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Interview with Dr Stephen A. Klotz

Posted Tue, Jun, 07,2016

This author interview is by Dr Stephen A. Klotz, of University of Arizona. Dr Klotz's full paper, Kissing Bugs (Triatoma spp.) Intrusion into Homes: Troublesome Bites and Possible Domiciliation, is available for download in Environmental Health Insights.

Please summarize for readers the content of your article.
This article documents the intrusion of kissing bugs (Triatoma species) into homes in the United States. Intrusion is a temporary condition whereby kissing bugs enter, but do colonize the home (also known as domiciliation, implying that bugs live out their entire life cycle in the home with eggs, nymphs and adults). Following intrusion, homeowners are often bitten by the bugs which in some cases leads to severe allergic reactions. We show that house construction in the US is, in general, not conducive to intrusion or domiciliation. However, we describe one southwestern city in which domiciliation by the largest kissing bug found in the United States (Triatoma recurva) appears to have occurred in older homes.

How did you come to be involved in your area of study?
Numerous victims of kissing bug bites that resulted in allergic reactions visited a medical clinic. In addition, many bite victims were worried about contracting Chagas disease after being bitten. Although Chagas disease is rare in the US kissing bugs do harbor the parasite, Trypanosoma cruzi, which causes Chagas disease. Because people were so distressed following the bite we formed a group of interested researchers to investigate kissing bug interactions with humans in the US.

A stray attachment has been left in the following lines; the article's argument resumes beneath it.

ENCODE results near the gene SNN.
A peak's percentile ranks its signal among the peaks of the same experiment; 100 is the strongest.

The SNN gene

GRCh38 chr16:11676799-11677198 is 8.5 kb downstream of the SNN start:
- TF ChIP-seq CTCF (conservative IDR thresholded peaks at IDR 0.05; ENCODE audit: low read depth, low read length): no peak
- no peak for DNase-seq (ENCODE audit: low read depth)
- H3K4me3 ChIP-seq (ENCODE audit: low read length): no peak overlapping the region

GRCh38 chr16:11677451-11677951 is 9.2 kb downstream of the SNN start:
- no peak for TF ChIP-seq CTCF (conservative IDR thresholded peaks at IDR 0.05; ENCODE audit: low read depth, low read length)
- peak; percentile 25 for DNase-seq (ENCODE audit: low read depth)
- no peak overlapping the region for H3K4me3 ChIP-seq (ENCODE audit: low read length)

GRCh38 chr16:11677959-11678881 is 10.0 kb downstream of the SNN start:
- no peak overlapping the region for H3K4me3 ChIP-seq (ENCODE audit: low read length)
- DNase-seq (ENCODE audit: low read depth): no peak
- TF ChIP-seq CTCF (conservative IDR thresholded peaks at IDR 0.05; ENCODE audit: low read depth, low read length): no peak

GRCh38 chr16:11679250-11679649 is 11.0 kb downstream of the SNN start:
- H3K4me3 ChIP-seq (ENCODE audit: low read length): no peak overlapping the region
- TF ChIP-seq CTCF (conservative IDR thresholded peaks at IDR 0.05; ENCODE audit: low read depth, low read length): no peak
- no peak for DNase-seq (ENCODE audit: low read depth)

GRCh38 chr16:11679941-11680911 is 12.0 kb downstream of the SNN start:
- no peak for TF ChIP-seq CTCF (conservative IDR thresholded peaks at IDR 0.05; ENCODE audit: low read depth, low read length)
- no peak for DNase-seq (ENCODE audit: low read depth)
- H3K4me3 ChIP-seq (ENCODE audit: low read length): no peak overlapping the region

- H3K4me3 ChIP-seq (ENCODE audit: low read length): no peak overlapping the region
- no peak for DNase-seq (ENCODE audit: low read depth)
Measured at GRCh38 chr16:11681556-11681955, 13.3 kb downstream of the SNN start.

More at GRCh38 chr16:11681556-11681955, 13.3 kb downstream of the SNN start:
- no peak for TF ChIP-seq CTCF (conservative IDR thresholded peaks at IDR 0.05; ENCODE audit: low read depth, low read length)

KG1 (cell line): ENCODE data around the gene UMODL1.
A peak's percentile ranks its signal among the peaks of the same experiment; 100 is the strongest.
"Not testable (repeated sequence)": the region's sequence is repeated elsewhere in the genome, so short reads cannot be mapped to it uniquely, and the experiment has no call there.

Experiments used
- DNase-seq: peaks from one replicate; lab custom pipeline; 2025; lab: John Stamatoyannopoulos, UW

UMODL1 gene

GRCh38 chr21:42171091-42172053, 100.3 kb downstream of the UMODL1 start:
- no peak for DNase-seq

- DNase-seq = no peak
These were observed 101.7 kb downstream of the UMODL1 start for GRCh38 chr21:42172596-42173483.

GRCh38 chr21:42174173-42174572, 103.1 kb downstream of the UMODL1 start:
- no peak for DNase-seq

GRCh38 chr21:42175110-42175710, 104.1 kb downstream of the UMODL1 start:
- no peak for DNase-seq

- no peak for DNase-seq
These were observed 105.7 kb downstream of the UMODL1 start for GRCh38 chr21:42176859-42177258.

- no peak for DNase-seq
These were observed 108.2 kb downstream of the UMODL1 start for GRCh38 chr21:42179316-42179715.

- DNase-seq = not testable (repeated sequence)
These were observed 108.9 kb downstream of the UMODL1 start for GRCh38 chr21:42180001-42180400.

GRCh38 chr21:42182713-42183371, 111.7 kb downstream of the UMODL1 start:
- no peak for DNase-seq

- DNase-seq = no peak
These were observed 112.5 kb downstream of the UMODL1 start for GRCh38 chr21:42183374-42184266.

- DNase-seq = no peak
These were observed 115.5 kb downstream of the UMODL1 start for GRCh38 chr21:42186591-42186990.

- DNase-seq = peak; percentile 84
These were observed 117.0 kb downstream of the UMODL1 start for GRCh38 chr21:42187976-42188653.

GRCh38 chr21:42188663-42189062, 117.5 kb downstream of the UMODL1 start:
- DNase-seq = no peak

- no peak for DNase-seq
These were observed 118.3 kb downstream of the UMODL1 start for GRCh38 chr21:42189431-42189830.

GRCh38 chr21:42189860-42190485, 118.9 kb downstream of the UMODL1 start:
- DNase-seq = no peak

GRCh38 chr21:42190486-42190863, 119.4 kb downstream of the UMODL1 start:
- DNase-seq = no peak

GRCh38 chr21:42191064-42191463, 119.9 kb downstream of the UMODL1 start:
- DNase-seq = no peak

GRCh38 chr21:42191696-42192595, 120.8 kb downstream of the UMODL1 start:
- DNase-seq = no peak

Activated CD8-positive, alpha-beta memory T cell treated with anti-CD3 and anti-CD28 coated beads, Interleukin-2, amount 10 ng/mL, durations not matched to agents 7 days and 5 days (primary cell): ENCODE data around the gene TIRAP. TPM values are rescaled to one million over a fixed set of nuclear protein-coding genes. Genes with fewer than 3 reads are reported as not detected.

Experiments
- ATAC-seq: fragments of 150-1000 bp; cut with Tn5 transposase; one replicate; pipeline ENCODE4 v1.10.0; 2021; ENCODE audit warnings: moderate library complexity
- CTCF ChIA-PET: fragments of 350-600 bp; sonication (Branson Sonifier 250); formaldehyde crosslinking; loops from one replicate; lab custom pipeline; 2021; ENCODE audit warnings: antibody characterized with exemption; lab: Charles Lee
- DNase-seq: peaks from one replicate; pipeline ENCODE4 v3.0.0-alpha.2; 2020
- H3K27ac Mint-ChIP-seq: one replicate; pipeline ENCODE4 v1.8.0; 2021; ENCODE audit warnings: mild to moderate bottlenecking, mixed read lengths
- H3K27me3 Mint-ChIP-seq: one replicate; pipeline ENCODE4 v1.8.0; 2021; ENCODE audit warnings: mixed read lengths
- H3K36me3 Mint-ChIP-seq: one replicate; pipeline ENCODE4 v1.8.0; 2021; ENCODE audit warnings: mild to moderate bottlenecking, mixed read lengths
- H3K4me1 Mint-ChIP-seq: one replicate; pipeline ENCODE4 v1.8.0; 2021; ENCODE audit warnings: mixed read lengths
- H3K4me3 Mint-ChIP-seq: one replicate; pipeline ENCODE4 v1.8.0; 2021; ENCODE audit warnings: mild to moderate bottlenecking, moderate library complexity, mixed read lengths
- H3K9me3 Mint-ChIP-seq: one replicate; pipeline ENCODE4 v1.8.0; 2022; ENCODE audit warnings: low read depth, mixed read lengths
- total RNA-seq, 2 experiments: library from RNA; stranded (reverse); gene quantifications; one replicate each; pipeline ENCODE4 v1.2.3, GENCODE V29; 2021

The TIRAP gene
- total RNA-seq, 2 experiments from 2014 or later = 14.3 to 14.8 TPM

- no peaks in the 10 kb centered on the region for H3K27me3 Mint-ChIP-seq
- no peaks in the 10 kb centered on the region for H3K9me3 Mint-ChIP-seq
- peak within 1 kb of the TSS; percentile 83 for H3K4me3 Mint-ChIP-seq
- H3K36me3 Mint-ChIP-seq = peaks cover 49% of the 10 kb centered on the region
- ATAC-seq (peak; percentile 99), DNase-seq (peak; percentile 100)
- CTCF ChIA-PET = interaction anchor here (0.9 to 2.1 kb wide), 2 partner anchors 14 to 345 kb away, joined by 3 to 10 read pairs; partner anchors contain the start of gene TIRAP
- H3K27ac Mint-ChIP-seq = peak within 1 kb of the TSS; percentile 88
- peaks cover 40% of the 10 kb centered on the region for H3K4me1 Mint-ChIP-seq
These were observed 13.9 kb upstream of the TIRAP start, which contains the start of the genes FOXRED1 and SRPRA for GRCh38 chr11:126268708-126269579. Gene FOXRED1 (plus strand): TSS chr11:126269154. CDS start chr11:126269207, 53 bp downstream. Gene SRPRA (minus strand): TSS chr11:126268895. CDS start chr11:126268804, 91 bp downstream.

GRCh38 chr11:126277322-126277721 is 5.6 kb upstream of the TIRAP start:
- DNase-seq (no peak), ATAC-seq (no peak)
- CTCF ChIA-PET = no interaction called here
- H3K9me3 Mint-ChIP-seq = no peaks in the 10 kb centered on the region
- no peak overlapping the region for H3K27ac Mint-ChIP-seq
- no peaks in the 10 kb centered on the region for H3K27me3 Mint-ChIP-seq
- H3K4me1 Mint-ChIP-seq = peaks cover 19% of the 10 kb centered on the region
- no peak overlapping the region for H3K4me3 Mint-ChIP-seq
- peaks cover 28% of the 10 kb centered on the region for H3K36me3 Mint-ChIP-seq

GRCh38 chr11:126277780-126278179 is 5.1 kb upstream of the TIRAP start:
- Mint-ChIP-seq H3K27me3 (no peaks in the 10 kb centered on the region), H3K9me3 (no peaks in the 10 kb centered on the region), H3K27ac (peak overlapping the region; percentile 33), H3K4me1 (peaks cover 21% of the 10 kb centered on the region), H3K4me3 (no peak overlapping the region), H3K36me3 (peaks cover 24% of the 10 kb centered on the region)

What was previously known about the topic of your article?
Home intrusion and domiciliation by kissing bugs from Mexico to South America is common and leads to many people contracting Chagas disease. Homes in which occupants contract Chagas are often without screens, doors, air conditioning and weather stripping. Furthermore, many houses have thatch roofs, wattle and daub walls and dirt foundations. All of these factors are conducive to intrusion and domiciliation by kissing bugs.

How has your work in this area advanced understanding of the topic?
We are trying to tease out the many factors that make Chagas disease rare in the United States as opposed to other countries. Although kissing bugs in the US harbor T. cruzi and bite humans often it is rare for someone to contract Chagas in the US. There are likely many different factors which contribute to these geographic differences and the type of housing is one of them.

What do you regard as being the most important aspect of the results reported in the article?
We document the intrusion of homes by kissing bugs and the absence of bug intrusion in nearby new home construction. In new construction attention was given to sealing for air loss for air conditioning and thus removing portals of insect entry. We describe several instances of homeowners who built bedrooms nearby to their infested homes and the new structures remain free of kissing bugs.

 

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